with FASD are exactly alike (CDC, 2009). FASD can include physical or intellectual
disabilities, as well as problems with behavior and learning. These symptoms can range
from mild to severe.
Unfortunately, despite prevention efforts many women continue to drink alcohol
during pregnancy. Furthermore, many people have yet to acknowledge that FASD occurs
in their communities so polices and education to reduce alcohol consumption are not in
The greatest opportunities for healthy pregnancy outcomes, however, lie in
prevention strategies implemented prior to conception (Floyd, Weber, Denny &
O’Connor, 2009). Counseling is an effective intervention in reducing a woman’s risk of
FASD. Education started at an early age for both males and females will be instrumental
in reducing this disorder.
Progress is being made in diagnosing FAS, but much still needs to be done.
Research has made great strides forward since the 1970s, when FAS was originally
recognized as a syndrome. Today we have a better understanding of the consequences
of prenatal alcohol exposure and the prevalence and alcohol related damage. Although
we have developed diagnostic, prevention, and treatment strategies, challenges remain.
Better identification and diagnosis of the full range of FASD are needed, which could be
improved with the development of biomarkers that aid in detection and accurate
FETAL ALCOHOL SYNDROME quantification of prenatal alcohol consumption (Thomas, Warren, & Hewitt, 2010).
Continued development of effective prevention and treatment strategies also is critical.
In conclusion, FAS and all other conditions under the umbrella of FASD are
entirely preventable as long as the pregnancy is alcohol free. Awareness and education
are needed and will help to dramatically decrease FAS and FASD.
Bearer, C. (2005): Fatty acid ethyl esters: quantitative biomarkers for maternal alcohol
consumption. Journal of Pediatrics 146, 824–830.
Boyce, M. (2010). A better future for baby: Stemming the tide of fetal alcohol syndrome.
Journal of Family Practice, 59(6) 337-345.
Carter, R. (2005). Effects of prenatal alcohol exposure on infant visual acuity. Journal of
Pediatrics, 147(4), 473-479
Center for Disease and prevention. Alcohol and public health/ binge drinking. Quick
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among pregnant and nonpregnant women. American Journal of Obstetrics and
Gynecology, 180, 1-7.
Floyd, R., Decoufle, P., & Hungerford, D. (1999). Alcohol use prior to pregnancy
recognition. American Journal of Preventative Medicine, 12, 101-107.
Floyd, R., Weber, M., Denny, C., & O’Connor, M. (2009).Prevention of fetal alcohol
spectrum disorders. Developmental Disablities Research Reviews 15, 193-199
Golden, J. (2005). Message in a Bottle. Cambridge: Harvard University Press.
FETAL ALCOHOL SYNDROME 20 Ismail, S., Buckley, S., Budacki, R., Jabbar, a., & Gallicano, I. (2010). Screening,
diagnosing and prevention of fetal alcohol syndrome. Journal of Developmental
Neuroscience, 32, 91–100.
Kulp, L., & Kulp, J. (2007). The Best I Can Be- living with fetal alcohol syndrome or
effects. (2nd ed.). Brooklyn Park: Better Endings New Beginnings.
Mack, M. (2005). Living with Fetal Alcohol Syndrome. Colorado: Lighthouse
National Institute on Alcohol Abuse and Alcoholism. Drinking and your pregnancy.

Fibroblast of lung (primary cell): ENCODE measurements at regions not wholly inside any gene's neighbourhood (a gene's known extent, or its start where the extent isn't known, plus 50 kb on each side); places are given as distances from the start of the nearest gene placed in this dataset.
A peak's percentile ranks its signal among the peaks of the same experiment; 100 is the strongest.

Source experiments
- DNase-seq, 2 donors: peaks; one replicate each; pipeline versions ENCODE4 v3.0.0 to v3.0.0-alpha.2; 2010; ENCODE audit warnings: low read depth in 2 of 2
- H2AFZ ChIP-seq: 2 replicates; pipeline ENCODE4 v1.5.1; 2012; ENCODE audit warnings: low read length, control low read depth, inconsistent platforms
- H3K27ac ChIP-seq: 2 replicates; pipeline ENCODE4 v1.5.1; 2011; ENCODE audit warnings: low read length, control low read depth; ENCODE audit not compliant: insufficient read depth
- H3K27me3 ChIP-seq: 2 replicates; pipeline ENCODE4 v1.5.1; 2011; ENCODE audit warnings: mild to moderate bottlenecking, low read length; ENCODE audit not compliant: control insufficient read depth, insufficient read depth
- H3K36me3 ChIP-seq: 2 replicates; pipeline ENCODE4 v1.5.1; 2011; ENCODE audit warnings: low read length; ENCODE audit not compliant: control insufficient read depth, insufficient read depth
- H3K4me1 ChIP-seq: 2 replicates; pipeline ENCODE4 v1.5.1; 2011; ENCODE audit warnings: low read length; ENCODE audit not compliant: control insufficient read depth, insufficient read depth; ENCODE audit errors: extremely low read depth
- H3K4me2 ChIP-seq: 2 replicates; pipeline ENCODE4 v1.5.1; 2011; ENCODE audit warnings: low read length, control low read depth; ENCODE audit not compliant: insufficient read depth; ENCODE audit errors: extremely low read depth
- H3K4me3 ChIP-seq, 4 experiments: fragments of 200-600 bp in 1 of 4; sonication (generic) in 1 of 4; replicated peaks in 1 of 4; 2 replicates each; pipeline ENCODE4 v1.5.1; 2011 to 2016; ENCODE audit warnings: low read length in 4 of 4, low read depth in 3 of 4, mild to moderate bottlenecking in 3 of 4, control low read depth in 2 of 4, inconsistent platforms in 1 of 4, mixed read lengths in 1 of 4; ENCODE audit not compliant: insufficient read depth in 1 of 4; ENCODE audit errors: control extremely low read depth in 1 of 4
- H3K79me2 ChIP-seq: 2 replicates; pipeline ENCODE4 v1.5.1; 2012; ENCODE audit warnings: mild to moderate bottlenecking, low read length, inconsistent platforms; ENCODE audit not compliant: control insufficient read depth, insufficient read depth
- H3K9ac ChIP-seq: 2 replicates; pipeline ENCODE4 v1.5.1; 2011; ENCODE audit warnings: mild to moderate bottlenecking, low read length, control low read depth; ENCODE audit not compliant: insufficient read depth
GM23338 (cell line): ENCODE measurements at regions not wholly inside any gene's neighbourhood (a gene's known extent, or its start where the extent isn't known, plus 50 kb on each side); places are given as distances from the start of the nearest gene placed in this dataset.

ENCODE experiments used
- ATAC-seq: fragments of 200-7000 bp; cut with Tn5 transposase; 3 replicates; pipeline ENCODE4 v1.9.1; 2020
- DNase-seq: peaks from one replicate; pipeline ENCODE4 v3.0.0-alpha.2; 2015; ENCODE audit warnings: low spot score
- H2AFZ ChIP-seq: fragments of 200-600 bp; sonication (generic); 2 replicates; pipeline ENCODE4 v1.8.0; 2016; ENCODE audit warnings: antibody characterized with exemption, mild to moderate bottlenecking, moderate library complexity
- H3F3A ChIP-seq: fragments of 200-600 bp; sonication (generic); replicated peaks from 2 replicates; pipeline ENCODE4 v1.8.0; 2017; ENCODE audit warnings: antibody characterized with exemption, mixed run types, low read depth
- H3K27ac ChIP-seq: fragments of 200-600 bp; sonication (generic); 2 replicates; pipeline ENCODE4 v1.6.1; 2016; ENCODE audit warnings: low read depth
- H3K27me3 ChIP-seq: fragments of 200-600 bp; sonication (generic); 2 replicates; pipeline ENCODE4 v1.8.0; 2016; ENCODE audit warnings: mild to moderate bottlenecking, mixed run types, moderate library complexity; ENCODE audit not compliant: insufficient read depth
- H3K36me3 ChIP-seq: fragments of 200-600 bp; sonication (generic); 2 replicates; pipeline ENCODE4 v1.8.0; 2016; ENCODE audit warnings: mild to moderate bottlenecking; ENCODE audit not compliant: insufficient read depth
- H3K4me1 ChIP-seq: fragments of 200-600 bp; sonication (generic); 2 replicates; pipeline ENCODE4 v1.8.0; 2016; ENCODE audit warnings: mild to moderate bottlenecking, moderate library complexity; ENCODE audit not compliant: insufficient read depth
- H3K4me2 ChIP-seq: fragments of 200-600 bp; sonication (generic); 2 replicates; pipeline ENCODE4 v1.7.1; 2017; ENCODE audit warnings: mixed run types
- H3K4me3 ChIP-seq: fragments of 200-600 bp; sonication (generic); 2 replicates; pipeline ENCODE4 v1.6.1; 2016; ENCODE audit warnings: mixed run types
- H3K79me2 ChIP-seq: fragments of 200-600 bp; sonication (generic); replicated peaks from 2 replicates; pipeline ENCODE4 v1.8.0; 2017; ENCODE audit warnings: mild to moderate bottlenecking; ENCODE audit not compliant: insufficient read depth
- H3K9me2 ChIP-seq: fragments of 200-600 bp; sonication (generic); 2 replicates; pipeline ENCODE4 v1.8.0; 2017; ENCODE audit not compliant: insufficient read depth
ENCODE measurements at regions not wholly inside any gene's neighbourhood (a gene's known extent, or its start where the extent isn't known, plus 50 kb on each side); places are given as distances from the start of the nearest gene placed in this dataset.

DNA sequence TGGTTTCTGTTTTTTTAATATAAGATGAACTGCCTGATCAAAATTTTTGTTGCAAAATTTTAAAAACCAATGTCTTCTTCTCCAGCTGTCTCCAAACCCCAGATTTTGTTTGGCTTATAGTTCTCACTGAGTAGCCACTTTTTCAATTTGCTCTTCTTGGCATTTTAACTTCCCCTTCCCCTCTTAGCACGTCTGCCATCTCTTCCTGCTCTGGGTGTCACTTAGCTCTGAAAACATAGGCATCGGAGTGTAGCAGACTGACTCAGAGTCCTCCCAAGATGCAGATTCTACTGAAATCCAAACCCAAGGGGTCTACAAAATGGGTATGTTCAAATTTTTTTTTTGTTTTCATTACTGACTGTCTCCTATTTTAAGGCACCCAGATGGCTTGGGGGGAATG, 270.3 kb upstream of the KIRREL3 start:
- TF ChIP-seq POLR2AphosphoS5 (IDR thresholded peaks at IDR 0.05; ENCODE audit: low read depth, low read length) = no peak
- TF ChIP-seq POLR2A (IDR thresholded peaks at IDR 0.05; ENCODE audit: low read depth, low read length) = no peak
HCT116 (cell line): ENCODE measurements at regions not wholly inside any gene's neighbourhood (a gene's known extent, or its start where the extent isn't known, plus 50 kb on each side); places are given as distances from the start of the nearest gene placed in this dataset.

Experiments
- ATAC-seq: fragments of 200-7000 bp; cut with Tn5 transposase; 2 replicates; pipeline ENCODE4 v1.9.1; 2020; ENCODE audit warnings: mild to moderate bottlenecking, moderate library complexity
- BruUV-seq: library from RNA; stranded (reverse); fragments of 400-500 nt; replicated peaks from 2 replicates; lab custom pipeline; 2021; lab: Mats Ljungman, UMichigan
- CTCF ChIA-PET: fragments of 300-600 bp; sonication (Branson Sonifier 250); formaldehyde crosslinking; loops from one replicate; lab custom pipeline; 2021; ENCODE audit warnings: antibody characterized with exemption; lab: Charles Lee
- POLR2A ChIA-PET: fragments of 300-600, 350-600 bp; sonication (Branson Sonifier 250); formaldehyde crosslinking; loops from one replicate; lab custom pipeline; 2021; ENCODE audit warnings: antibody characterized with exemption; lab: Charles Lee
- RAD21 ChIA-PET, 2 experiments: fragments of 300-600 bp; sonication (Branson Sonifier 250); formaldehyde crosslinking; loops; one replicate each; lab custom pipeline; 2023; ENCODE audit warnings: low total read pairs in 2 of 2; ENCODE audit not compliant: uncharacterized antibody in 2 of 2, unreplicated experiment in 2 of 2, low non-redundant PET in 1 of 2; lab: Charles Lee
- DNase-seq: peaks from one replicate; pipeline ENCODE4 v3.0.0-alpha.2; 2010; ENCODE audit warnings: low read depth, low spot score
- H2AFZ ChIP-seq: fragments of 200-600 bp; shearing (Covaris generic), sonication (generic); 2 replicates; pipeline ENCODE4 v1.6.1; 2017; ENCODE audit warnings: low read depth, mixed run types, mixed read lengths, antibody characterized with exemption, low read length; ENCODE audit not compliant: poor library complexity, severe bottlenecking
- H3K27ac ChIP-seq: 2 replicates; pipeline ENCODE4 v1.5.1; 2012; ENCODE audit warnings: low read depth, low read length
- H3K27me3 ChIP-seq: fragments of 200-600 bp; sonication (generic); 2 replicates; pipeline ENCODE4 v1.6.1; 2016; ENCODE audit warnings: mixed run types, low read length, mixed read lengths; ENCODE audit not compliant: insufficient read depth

2005. Available at:
Papalia, D., Olds, S., & Feldman, R. (2009). Human Development (11th ed.). New York:
Sokol, R. J., Delaney-Black, v., & Nordstrom, B. (2003). Fetal alcohol spectrum disorder.
Journal of the American Medical Association, 209, 2996-2999.
Stratton, K., Howe, C., & Battaglia, F. (1996). Fetal Alcohol Syndrome. Washington,
D.C.: National Academy Press.
Streissguth, A. (2004). Fetal Alcohol Syndrome- A guide for families and communities.
Baltimore: Paul H. Brookes Publishinig Co.
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Hanover: Dartmouth Medical School.
Thomas, J., Warren, K., & Hewitt, B. (2010). Fetal alcohol spectrum disorder. Journal of
Alcohol Research & Health, 33, 118-126.
FETAL ALCOHOL SYNDROME Zieman, G. (2010). Fetal Alcohol Problems. New York: RelayHealth
Percentage of women aged 18–44 years who reported any alcohol use or binge drinking,
by pregnancy status; defined as five or more drinks on at least one occasion. In 2006, the
definition of binge drinking by women changed to four drinks on at least one occasion.
Because of this change, data collected after 2005 are not included.
The following is a chart that show the criteria of FAS and other alcohol related
Summary of diagnostic categories and methods. (Hoyme 2005).
1. Fetal Alcohol Syndrome : Confirmed alcohol exposure
a. Alcohol Exposure.
Facial pattern of Short palpebral fissures < / = 10 percentile, Thin
upper lip vermillion, Smooth philtrum.
c. Evidence of pre / postnatal growth retardation.
d. Evidence of Neurocognitive deficits.
2. Fetal Alcohol Syndrome: No confirmed alcohol exposure.
a. As above but no alcohol exposure found.
3. Partial Fetal Alcohol syndrome: Confirmed Alcohol Exposure
Not all of the above features are present but neurocognitive and some
facial features needed.
4. Alcohol Related Birth Defect (ARBD)
Confirmed maternal alcohol consumption as well as some but not all
a. of the facial features are present however the behavioral features or
structural abnormalities are more pronounced.
5. Alcohol Related Neurodevelopmental Disorder (ARND)
Confirmed maternal alcohol consumption with the absence of growth
a. retardation or facial features and with the neurocognitive features
being prominent.
Normal Infant Brain
FAS Infant Brain
Figure 2
Facial features of FAS.